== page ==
TODAY'S PAPER
Broken Clouds 37° Good Morning
Broken Clouds 37° Good Morning
Long IslandCrime

Nassau, Suffolk cops crack down on intoxicated boaters

Nassau County Marine Bureau Officer Michael Shahinian keeps

Nassau County Marine Bureau Officer Michael Shahinian keeps an eye on boating activity while on patrol in Zach's Bay near Jones Beach in Wantagh on Tuesday, July 4, 2017. Photo Credit: Howard Schnapp

Police officers are cruising Long Island’s waterways this Fourth of July and through the weekend in an enforcement effort aimed at cracking down on intoxicated boaters and other violators.

“Nassau County police take a very strict view of BWI enforcement,” said Marine Bureau Officer Joel Fuoco, a 46-year department veteran, who took a Newsday reporter on one of the department’s vessels Tuesday on Zach’s Bay off of Jones Beach. “We’re going to be very active this holiday.”

Nassau’s fleet of seven boats will be on waterways on the North and South shores, as recreational boaters crowd the water for leisure time and to watch fireworks.

Vessels from the Suffolk police’s Marine Bureau also are stepping up enforcement efforts through the weekend.

Suffolk is home to the largest recreational boating population in the state, and Nassau is second.

The counties also lead in the number of arrests: Suffolk made 1,545 waterway arrests in 2016, while Nassau made 209, according to the state’s annual recreational boating report.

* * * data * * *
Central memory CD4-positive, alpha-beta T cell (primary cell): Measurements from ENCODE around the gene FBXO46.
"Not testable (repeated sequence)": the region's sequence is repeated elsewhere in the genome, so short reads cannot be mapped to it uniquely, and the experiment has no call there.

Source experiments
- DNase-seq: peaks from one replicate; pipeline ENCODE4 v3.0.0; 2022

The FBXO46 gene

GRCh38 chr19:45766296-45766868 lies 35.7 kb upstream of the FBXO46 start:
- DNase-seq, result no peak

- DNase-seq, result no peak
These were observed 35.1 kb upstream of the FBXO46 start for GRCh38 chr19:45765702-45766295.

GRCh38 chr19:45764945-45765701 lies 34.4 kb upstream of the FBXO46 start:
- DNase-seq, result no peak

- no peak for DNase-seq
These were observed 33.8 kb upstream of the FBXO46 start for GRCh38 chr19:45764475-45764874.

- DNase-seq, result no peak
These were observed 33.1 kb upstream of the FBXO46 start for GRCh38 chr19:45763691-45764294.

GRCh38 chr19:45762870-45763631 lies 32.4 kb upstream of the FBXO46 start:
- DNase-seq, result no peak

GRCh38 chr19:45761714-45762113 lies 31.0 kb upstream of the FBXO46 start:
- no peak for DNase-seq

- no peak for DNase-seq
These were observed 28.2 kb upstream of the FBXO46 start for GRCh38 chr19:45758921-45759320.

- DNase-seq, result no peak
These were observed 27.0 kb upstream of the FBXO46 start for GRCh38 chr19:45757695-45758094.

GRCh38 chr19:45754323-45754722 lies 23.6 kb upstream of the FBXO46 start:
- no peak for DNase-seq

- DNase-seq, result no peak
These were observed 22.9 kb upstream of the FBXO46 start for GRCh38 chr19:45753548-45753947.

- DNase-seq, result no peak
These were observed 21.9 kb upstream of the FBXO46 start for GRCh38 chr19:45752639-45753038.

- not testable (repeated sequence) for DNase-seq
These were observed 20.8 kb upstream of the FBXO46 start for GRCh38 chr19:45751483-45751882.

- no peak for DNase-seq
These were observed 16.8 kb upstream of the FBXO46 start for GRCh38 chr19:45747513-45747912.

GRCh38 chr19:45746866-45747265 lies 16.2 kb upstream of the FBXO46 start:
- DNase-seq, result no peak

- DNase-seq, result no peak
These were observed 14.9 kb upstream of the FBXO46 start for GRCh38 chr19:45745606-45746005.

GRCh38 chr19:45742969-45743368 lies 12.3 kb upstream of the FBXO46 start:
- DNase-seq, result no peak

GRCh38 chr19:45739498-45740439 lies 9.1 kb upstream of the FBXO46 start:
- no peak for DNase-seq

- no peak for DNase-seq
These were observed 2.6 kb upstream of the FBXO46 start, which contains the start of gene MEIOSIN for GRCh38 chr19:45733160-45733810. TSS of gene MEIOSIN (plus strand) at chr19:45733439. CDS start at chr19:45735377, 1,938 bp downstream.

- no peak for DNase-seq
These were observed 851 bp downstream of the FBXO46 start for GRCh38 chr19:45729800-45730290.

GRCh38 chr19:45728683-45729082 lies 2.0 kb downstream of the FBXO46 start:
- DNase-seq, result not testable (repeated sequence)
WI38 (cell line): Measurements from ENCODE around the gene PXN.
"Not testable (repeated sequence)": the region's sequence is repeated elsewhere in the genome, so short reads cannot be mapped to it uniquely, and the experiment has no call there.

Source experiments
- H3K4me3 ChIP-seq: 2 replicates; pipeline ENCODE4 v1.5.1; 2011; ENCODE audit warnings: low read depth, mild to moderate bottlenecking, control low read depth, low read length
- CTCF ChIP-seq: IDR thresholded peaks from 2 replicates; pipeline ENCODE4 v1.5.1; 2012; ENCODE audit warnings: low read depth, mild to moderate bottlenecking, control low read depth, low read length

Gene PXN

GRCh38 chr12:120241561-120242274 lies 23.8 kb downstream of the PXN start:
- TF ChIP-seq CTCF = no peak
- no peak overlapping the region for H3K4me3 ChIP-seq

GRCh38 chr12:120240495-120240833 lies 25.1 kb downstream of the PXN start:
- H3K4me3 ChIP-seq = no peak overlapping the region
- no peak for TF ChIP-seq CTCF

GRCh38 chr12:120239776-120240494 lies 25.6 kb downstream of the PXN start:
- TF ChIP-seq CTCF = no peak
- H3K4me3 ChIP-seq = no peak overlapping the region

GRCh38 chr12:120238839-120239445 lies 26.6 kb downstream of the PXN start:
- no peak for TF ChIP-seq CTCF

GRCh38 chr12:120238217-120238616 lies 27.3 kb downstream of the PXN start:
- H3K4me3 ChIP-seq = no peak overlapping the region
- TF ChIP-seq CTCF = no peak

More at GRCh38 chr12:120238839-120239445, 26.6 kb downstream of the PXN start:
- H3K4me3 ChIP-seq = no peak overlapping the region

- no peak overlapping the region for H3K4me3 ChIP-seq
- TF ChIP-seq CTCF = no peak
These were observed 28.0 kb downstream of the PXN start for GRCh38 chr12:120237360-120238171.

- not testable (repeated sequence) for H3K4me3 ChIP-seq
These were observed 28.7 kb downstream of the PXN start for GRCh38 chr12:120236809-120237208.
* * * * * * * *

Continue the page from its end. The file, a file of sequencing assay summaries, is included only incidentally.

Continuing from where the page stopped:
Safety on local waterways is paramount, police said. Officers will be concentrating on speed enforcement, reckless driving, boating while intoxicated and ensuring that children younger than 12 are wearing life jackets, as required by state law.

Speed limits on New York’s waterways vary from 5 mph to 12 mph, police said.

Last year, there were 51 boating accidents in Suffolk, resulting in 37 injuries and six fatalities, according to the state report. Nassau had 24 accidents with 20 reported injuries and two fatalities, the report said.

“Boats don’t come equipped with brakes, so when a boat has to stop in a short period of time, and it’s transitioning at a high rate of speed, it’s going to have a very difficult time doing that,” Fuoco said.

Latest Long Island News

Sorry to interrupt...

Your first 5 are free

Access to Newsday is free for Optimum customers.

Please enjoy 5 complimentary views to articles, photos, and videos during the next 30 days.

LOGIN SUBSCRIBE